17th Sunday in Ordinary Time          

            There was a little girl named Hattie May Wiatt from a poor family who loved attending Sunday school in Philadelphia, USA. There were so many children who usually went to their church, and since it was so small it could not accommodate that much. So, there were times when this girl could not get in.

            The girl died at a very young age. It was discovered that she had been saving money to help build a larger church. At the time of her death, she had saved only 57 cents.

            The pastor told his congregation about this girl, her 57 cents, and her dream of a bigger church to accommodate all those interested in Sunday school. The church members were inspired to do a series of fund-raising campaigns for that dream. To make the long story short, the 57 cents of the girl became the spark to build a bigger church. The 57 cents became, as it were, the “seed-money” that resulted in the building of The Baptist Temple, and consequently, of The Good Samaritan Hospital and The Temple University. All are considered historical landmarks in the US.

            This is a beautiful story about the value of small people and small things. God has an MO – modus operandi – which is to start small. From cosmic dust to the Big Bang – the creation of the universe. From a single-cell organism to creatures. Jesus followed the same MO. He had a fascination with all things small and humble: mustard seeds, sparrows, grains of wheat, pennies, sprouting seeds, little children. And in today’s gospel story, the five barley loaves and two fish of a little boy.

            Jesus took the five loaves and two fish and then gave thanks. What is the meaning and significance of this? Jesus received the small gifts from the small people and acknowledged them as gifts from his heavenly Father. In thanking and blessing the Father, Jesus turned the small gifts of the small boy into something sufficient and even magnificent . And when Jesus asked his disciples to distribute them, the people had “as much as they wanted.”

            We have a very important lesson to learn from this: What comes from God must be enough for all the people. In giving away the small gifts from the small people, God’s generosity is revealed. There is enough – more than enough, in fact – for everyone.

            The Lord Jesus is somehow telling each of us: “Just give me your five loaves and two fish… Trust in me… I can use them to do mighty deeds.” You give whatever you have, even if it is very small or little or seemingly insignificant –       you give it to Christ, it will be multiplied. Be it your small material possessions and resources, or your small love offerings and financial assistance. Be it your little knowledge, wisdom, and experience, or your little kindness, concern, and generosity. Be it your seemingly insignificant gifts, talents, abilities, or skills. Whatever small or little or seemingly insignificant you can give to the Lord, he can and he will make a difference with it. Again, we just have to trust.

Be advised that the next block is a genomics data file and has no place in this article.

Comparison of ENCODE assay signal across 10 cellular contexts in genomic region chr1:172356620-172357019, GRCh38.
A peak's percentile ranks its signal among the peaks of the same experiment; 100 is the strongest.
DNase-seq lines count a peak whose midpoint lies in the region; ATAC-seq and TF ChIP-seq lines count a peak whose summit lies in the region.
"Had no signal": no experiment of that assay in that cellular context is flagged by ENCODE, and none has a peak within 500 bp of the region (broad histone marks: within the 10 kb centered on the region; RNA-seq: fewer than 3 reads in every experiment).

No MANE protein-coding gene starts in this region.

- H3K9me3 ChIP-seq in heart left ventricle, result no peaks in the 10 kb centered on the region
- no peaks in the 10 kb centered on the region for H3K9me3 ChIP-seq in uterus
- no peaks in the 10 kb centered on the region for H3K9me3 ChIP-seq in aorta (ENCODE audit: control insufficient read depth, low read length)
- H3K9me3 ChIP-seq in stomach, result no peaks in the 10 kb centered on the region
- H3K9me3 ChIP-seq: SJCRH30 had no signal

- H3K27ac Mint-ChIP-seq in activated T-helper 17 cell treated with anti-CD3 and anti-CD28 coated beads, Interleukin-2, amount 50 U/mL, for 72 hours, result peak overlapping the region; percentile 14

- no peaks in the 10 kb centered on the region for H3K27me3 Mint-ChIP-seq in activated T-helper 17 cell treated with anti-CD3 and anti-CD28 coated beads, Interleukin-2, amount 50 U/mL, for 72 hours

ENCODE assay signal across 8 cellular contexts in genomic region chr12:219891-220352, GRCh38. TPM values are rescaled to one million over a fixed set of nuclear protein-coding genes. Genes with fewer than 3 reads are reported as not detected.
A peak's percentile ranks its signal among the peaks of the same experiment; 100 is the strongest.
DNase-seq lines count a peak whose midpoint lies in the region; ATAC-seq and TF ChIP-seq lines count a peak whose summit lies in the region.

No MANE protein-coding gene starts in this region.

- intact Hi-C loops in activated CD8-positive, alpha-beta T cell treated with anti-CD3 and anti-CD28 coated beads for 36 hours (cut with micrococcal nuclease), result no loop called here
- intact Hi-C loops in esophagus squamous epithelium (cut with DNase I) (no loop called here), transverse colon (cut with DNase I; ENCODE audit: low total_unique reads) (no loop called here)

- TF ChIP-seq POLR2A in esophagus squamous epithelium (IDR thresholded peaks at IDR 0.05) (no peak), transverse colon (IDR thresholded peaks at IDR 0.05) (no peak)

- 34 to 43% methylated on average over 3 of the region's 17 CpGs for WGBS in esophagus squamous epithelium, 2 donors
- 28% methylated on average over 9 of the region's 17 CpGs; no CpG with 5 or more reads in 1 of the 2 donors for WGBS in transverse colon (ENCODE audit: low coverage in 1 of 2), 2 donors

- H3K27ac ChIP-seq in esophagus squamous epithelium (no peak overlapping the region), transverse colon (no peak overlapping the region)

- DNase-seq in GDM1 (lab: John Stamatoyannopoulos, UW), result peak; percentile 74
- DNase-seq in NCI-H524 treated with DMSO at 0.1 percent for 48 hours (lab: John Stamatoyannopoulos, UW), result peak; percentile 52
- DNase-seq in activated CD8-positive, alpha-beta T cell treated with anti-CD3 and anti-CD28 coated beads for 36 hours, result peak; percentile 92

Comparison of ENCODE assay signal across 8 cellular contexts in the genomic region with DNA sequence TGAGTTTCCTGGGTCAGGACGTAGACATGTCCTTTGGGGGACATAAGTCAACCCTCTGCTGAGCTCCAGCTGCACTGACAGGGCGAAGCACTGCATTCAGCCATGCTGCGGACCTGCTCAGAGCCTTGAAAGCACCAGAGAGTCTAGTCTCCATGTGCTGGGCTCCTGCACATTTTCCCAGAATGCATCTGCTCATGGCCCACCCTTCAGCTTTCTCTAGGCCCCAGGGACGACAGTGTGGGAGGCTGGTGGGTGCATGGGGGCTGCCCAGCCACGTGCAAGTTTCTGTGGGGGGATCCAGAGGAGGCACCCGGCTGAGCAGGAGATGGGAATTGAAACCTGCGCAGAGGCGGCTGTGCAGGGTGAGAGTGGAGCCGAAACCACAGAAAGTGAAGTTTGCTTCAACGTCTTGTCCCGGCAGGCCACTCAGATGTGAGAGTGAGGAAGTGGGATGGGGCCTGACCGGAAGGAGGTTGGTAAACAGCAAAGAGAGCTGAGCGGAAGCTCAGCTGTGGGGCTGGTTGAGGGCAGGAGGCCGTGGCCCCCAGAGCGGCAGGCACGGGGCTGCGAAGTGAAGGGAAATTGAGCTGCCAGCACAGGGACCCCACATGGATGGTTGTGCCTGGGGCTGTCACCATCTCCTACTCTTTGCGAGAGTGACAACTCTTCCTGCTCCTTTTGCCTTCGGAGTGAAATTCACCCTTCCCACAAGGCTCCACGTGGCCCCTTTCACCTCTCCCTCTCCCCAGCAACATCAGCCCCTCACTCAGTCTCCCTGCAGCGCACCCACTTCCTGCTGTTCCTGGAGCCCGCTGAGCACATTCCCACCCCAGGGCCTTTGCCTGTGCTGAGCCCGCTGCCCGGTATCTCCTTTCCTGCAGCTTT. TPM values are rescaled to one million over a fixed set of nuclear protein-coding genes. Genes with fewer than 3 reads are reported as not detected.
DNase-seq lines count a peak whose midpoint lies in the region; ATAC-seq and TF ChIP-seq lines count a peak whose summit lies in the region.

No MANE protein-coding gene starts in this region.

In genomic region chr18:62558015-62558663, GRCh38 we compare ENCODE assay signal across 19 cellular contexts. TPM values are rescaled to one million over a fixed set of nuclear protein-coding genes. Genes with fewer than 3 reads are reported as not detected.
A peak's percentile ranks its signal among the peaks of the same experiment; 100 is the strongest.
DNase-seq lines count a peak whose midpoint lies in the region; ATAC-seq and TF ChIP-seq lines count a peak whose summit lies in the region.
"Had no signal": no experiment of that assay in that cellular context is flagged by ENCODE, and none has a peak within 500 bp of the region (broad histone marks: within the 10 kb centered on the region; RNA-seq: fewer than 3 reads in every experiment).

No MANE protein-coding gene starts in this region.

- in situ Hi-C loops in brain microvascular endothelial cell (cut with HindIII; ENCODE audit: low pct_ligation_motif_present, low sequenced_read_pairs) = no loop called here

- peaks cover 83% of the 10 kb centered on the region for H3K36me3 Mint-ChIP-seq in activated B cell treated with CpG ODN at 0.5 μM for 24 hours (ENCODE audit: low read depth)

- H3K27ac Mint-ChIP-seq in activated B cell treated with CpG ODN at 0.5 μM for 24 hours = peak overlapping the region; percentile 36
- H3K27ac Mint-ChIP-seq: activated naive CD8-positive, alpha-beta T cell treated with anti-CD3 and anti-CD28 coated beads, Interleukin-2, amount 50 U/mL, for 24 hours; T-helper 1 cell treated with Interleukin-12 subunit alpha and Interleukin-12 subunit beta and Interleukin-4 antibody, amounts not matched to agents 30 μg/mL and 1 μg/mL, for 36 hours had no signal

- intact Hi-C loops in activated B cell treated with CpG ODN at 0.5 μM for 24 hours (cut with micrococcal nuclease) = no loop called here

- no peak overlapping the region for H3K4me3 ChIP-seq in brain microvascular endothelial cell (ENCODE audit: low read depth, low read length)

We let the Lord do mighty deeds for us and through us when we give him whatever we have. So, let us give him our mind, heart, our soul. Let us give him our care, compassion, and love. Let us give him our time, talents, and resources. Let us give him whatever we have, no matter how seemingly small and insignificant, the Lord will use it for his purpose.

            Malinaw ang mensahe at hamon ng ebanghelyo sa atin…Magtiwala tayo sa kakayahan ng Diyos, sapagkat walang imposible sa kanya. Ang kakaunti at maliit na inaalay natin sa Panginoon, sa kamay niya, nagiging marami at nagiging sapat. The question to ask the Lord is not: “Where shall we find this or that?” Instead, the question to ask Jesus is: “Lord, what is it I have that you want to multiply?

            Today’s gospel story has this powerful message: The little and the few that we are able to give and place in the hands of the Lord, becomes great and more than enough. The little we are able to give and do can be multiplied by God’s grace in such a way that it becomes more than sufficient for the need.

Leave a Reply

Fill in your details below or click an icon to log in: Logo

You are commenting using your account. Log Out /  Change )

Twitter picture

You are commenting using your Twitter account. Log Out /  Change )

Facebook photo

You are commenting using your Facebook account. Log Out /  Change )

Connecting to %s